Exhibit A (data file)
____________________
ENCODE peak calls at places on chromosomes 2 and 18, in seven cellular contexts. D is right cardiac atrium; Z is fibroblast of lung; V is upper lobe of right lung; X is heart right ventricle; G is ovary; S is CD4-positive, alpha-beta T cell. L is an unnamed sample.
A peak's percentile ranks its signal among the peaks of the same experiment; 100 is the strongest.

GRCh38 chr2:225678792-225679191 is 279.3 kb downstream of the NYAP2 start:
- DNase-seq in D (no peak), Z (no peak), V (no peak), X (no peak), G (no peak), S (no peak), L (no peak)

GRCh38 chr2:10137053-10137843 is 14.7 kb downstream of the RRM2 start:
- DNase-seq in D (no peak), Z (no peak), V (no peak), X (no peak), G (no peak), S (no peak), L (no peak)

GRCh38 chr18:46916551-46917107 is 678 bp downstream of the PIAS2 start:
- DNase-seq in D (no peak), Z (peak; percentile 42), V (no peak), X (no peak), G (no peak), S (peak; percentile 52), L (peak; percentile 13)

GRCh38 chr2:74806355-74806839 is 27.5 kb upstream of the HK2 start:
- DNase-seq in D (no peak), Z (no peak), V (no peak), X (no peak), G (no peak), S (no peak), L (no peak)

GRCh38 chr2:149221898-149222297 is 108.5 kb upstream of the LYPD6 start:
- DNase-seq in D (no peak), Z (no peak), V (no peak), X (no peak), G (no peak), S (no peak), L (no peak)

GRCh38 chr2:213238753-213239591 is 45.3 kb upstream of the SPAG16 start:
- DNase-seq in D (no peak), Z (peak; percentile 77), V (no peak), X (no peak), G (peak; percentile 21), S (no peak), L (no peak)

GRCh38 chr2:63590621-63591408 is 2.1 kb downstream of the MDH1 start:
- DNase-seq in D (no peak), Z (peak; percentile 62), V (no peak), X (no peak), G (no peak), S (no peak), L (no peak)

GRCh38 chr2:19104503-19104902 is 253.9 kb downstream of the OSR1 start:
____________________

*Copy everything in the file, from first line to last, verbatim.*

ENCODE peak calls at places on chromosomes 2 and 18, in seven cellular contexts. D is right cardiac atrium; Z is fibroblast of lung; V is upper lobe of right lung; X is heart right ventricle; G is ovary; S is CD4-positive, alpha-beta T cell. L is an unnamed sample.
A peak's percentile ranks its signal among the peaks of the same experiment; 100 is the strongest.

GRCh38 chr2:225678792-225679191 is 279.3 kb downstream of the NYAP2 start:
- DNase-seq in D (no peak), Z (no peak), V (no peak), X (no peak), G (no peak), S (no peak), L (no peak)

GRCh38 chr2:10137053-10137843 is 14.7 kb downstream of the RRM2 start:
- DNase-seq in D (no peak), Z (no peak), V (no peak), X (no peak), G (no peak), S (no peak), L (no peak)

GRCh38 chr18:46916551-46917107 is 678 bp downstream of the PIAS2 start:
- DNase-seq in D (no peak), Z (peak; percentile 42), V (no peak), X (no peak), G (no peak), S (peak; percentile 52), L (peak; percentile 13)

GRCh38 chr2:74806355-74806839 is 27.5 kb upstream of the HK2 start:
- DNase-seq in D (no peak), Z (no peak), V (no peak), X (no peak), G (no peak), S (no peak), L (no peak)

GRCh38 chr2:149221898-149222297 is 108.5 kb upstream of the LYPD6 start:
- DNase-seq in D (no peak), Z (no peak), V (no peak), X (no peak), G (no peak), S (no peak), L (no peak)

GRCh38 chr2:213238753-213239591 is 45.3 kb upstream of the SPAG16 start:
- DNase-seq in D (no peak), Z (peak; percentile 77), V (no peak), X (no peak), G (peak; percentile 21), S (no peak), L (no peak)

GRCh38 chr2:63590621-63591408 is 2.1 kb downstream of the MDH1 start:
- DNase-seq in D (no peak), Z (peak; percentile 62), V (no peak), X (no peak), G (no peak), S (no peak), L (no peak)

GRCh38 chr2:19104503-19104902 is 253.9 kb downstream of the OSR1 start: